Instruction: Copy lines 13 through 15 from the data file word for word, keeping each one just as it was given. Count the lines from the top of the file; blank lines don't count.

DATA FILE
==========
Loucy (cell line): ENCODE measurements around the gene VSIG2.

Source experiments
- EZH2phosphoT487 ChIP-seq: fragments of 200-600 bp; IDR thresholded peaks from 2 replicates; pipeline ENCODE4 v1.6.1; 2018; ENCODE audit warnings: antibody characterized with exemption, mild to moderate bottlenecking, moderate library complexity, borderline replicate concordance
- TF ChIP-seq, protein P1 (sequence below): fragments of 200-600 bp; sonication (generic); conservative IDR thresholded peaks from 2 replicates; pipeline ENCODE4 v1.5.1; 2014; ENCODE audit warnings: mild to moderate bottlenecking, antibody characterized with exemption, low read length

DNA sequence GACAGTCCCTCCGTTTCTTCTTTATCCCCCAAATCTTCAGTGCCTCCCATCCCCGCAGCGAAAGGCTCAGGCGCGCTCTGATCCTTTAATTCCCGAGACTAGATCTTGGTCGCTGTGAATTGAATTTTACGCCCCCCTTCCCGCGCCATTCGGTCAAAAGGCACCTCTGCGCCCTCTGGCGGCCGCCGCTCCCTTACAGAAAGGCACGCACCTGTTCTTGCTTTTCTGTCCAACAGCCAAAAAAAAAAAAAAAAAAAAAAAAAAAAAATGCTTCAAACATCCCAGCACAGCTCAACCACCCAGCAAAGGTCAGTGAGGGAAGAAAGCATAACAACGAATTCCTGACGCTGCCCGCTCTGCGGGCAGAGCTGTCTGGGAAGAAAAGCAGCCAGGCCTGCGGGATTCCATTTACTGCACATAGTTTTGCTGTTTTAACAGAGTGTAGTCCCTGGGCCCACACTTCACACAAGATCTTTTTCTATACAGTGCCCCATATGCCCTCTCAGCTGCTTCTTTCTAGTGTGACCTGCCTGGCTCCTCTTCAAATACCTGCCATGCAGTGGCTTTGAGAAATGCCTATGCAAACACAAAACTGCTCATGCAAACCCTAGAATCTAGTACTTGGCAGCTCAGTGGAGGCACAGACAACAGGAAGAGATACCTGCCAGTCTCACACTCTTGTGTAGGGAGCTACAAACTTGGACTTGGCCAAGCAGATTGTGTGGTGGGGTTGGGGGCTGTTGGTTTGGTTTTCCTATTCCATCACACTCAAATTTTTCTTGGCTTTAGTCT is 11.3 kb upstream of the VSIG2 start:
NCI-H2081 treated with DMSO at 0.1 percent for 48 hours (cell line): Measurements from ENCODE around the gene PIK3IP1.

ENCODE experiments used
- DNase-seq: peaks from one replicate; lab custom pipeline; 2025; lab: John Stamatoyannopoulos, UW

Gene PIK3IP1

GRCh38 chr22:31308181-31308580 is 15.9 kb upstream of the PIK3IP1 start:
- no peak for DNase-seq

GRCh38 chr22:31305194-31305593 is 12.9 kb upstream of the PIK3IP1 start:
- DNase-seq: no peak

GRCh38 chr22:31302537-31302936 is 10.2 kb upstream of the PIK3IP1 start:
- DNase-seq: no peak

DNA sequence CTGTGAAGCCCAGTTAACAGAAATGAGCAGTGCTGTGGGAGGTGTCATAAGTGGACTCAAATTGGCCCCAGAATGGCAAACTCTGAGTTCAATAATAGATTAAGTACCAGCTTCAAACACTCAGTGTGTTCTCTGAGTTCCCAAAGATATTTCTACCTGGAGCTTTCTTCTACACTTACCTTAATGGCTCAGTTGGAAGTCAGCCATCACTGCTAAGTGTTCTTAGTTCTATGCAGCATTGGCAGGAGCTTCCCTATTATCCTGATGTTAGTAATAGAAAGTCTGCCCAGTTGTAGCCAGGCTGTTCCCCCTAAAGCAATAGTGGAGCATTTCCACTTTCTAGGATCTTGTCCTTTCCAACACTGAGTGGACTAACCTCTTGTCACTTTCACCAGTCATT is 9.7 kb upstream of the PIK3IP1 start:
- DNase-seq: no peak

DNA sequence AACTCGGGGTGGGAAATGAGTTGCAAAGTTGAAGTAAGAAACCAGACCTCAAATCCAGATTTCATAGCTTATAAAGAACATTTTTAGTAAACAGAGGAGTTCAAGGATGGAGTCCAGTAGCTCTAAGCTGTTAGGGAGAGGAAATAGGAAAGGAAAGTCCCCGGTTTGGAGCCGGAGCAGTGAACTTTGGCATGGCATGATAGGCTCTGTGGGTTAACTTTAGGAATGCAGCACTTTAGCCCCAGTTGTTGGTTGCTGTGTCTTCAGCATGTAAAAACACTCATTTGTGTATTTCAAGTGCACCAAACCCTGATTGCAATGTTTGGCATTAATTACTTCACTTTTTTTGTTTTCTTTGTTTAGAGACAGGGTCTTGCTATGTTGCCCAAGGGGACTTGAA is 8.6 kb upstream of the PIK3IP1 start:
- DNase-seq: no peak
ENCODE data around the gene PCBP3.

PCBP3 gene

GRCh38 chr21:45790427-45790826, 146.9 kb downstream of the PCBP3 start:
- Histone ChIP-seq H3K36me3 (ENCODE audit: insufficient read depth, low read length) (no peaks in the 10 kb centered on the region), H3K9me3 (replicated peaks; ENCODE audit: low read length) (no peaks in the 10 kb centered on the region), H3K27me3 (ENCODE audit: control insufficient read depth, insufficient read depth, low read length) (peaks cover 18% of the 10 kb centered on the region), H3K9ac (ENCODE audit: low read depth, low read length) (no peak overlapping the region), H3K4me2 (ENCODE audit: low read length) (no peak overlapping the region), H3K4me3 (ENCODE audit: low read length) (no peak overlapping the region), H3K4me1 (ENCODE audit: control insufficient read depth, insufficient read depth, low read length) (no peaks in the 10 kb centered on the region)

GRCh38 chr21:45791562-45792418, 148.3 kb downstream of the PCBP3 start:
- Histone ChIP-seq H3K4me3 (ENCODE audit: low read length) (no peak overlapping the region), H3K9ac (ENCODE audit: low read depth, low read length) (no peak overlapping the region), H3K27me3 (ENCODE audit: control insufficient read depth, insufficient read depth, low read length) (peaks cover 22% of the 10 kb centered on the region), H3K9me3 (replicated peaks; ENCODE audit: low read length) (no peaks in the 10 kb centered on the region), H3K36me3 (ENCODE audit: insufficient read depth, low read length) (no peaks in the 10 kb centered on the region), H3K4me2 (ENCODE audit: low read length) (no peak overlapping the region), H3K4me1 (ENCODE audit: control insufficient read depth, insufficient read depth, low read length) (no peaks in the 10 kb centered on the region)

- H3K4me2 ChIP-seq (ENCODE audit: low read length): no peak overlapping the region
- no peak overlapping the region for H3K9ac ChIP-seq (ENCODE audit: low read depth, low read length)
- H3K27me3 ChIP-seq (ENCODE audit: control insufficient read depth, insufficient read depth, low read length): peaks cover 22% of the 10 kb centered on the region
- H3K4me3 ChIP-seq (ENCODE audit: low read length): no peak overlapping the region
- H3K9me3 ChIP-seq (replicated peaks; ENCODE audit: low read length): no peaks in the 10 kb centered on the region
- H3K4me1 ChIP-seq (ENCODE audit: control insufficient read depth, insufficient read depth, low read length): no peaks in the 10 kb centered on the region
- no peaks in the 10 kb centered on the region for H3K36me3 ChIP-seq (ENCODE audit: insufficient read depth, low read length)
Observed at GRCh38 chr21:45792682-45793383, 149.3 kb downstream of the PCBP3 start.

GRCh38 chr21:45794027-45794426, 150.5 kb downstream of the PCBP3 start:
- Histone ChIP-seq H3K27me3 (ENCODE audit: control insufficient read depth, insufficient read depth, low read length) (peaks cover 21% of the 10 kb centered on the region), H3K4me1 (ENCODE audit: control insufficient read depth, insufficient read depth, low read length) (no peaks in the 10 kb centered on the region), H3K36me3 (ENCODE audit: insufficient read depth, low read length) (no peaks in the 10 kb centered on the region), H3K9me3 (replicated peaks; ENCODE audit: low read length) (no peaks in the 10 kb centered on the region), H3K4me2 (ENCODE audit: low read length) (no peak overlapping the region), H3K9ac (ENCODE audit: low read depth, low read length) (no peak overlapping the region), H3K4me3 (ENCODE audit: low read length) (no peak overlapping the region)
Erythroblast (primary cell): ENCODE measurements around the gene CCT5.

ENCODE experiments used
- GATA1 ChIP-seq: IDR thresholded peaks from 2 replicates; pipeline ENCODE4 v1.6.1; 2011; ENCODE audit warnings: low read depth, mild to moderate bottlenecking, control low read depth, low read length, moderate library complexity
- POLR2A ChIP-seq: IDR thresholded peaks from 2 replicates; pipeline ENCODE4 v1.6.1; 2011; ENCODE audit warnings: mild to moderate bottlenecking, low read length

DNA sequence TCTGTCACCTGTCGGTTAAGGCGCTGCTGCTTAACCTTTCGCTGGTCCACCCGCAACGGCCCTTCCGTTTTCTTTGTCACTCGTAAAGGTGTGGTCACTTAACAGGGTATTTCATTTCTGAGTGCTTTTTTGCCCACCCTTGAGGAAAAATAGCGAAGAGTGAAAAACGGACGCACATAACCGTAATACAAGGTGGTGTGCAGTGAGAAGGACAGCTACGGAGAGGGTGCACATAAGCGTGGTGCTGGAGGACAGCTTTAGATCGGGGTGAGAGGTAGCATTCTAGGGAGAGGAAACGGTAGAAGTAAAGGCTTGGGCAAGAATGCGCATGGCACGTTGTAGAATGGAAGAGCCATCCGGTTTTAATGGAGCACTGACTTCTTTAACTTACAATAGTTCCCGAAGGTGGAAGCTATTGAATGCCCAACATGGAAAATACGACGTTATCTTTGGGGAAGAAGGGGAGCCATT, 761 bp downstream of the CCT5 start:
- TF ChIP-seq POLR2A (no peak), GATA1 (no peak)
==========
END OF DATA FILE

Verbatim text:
- DNase-seq: no peak

GRCh38 chr22:31302537-31302936 is 10.2 kb upstream of the PIK3IP1 start:
- DNase-seq: no peak